Dairy producers reject status quoWASHINGTON — Dairy producers realize that the status quo protections offered by current federal policies have failed them during the past decade — especially in 2009 — yet some may be understandably apprehensive about advocating comprehensive reform of those policies.
By: Jerry Kozak,
WASHINGTON — Dairy producers realize that the status quo protections offered by current federal policies have failed them during the past decade — especially in 2009 — yet some may be understandably apprehensive about advocating comprehensive reform of those policies.
The Dairy Product Price Support Program and the Milk Income Loss Contract program combined constitute nearly 80 percent of the dairy budget baseline through the next 10 years, according to the Congressional Budget Office. However, the DPPSP has become an ineffective safety net for farmers, and has created an unintended outcome whereby the U.S. has become burdened with balancing the world’s milk supply.
The MILC program also has been ineffective in providing a safety net for farmers, and treats farms and entire regions of the country unequally. More specifically, it does not address the rise in volatile feed costs and has not prevented the exodus of farms during its decade of existence.
Better policy needed
In 2001, there were 97,460 U.S. dairy farms, but by 2010, that figure was 62,500 — a loss of 36 percent of the nation’s dairy farmers, almost all of which were small to medium-size operations of 500 cows or fewer. This clearly demonstrates the inadequacy of the current program and the need for better dairy policy.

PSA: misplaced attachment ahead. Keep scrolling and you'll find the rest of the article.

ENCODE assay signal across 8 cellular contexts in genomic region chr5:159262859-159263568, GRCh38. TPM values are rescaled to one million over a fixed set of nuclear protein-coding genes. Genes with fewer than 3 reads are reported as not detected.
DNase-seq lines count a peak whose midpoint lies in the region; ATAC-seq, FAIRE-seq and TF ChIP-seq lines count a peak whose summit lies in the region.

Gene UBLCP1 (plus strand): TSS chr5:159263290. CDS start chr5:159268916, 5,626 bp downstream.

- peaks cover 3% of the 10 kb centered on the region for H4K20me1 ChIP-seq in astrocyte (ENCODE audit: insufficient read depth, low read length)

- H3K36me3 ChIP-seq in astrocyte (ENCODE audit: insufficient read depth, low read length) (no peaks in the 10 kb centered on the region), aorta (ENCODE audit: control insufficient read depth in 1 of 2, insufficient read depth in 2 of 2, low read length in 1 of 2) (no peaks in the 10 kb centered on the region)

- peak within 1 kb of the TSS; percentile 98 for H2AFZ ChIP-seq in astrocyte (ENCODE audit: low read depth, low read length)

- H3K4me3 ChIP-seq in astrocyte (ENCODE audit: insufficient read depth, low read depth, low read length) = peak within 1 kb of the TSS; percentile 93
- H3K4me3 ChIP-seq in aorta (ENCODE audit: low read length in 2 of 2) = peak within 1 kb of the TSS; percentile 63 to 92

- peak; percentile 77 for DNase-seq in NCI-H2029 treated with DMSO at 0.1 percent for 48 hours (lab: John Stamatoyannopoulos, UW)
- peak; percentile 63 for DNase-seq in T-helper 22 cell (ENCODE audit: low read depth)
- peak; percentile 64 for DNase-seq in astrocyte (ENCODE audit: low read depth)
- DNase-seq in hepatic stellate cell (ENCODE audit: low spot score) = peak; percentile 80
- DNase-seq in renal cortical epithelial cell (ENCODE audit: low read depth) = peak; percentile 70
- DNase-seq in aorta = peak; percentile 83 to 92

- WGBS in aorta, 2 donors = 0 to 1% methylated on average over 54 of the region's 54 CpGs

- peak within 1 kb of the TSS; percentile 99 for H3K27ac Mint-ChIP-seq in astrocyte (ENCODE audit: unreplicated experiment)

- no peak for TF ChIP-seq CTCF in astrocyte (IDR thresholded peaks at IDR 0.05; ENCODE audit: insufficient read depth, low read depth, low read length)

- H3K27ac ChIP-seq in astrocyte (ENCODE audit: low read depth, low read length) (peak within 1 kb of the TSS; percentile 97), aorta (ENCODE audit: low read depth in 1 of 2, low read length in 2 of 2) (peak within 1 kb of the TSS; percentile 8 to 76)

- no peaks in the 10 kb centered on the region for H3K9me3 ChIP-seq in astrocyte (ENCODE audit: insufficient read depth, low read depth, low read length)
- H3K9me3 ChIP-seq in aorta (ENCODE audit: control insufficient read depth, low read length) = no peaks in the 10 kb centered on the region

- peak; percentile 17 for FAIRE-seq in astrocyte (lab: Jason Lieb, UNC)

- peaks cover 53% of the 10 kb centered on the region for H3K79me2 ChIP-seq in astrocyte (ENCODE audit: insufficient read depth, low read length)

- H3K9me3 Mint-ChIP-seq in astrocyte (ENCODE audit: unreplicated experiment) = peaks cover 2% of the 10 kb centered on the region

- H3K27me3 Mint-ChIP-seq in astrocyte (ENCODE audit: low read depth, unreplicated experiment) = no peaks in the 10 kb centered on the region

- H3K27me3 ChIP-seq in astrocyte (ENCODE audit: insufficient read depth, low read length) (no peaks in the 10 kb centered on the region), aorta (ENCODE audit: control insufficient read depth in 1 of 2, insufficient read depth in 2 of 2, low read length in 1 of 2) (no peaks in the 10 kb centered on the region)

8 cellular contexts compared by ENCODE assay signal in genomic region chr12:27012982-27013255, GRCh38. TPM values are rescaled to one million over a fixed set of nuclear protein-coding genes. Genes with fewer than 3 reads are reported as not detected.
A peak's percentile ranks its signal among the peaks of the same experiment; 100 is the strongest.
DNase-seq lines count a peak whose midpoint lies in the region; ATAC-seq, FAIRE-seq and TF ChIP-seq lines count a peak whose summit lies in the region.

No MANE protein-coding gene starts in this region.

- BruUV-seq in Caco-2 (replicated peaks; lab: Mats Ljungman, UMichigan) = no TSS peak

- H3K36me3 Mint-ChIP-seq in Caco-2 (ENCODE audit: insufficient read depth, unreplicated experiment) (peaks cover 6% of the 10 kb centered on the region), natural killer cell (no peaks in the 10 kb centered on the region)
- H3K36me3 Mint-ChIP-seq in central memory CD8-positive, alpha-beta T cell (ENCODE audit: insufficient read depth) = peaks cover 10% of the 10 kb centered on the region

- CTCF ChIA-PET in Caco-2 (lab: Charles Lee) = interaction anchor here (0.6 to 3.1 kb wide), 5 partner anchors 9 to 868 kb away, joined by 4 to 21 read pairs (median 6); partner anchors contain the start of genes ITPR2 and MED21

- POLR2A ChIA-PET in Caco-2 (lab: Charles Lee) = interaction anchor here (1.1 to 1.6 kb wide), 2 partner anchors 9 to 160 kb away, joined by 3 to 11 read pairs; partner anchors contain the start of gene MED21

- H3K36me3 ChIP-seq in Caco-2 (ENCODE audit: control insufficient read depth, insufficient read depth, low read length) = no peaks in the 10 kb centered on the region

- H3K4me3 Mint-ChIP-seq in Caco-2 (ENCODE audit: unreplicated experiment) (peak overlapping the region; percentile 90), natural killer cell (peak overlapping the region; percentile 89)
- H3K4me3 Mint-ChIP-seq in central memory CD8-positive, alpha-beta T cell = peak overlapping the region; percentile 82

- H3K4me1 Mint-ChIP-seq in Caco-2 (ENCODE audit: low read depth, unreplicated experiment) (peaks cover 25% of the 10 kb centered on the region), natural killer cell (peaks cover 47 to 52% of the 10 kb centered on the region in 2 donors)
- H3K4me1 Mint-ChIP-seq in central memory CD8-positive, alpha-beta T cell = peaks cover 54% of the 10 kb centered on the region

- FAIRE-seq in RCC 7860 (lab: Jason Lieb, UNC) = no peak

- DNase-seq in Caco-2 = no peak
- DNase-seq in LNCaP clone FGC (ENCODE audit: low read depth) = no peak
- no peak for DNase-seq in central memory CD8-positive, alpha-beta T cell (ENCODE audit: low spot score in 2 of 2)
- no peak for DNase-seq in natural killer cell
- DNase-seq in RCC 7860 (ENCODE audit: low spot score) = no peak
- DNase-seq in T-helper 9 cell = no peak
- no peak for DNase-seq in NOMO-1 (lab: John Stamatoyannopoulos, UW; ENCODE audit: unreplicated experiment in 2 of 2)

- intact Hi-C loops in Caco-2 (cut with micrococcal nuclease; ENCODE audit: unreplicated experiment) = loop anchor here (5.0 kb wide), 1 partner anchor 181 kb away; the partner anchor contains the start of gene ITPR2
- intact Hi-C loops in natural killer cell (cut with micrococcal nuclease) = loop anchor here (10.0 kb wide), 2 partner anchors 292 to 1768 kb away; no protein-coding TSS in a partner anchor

The policy proposals contained in the National Milk Producers Federation’s Foundation for the Future eliminate the DPPSP and MILC programs and create a more efficient and effective safety net in the form of a Dairy Producer Margin Protection Program, the costs of which are shared by dairy farmers and the federal government. FFTF also establishes a Dairy Market Stabilization Program to prompt producers to respond more quickly to economic signals from the marketplace and at no cost to the government.
Existing farm programs, including the dairy title within the farm bill, are expected to undergo further cuts as part of the new federal budget deal passed by the House and Senate. FFTF was created to achieve better economic protection for farmers, while also yielding a budget savings — compared with current baseline spending levels — precisely because farm safety nets are going to shrink in the future. The Congressional Budget Office says FFTF will save $166 million during the next five years, at a time when Congress now has pledged to cut more than a trillion dollars from federal spending.
Dairy producers have acknowledged that shrinking federal resources are the reality. Keeping the status quo is not an option, either economically, as the best safety net to producers or fiscally, because of budget demands. Producers have been calling for something better for the past two years. We can’t stay where we are and change is needed, which is why Foundation for the Future was developed.
Editor’s Note: Kozak is president and CEO of the National Milk Producers Federation.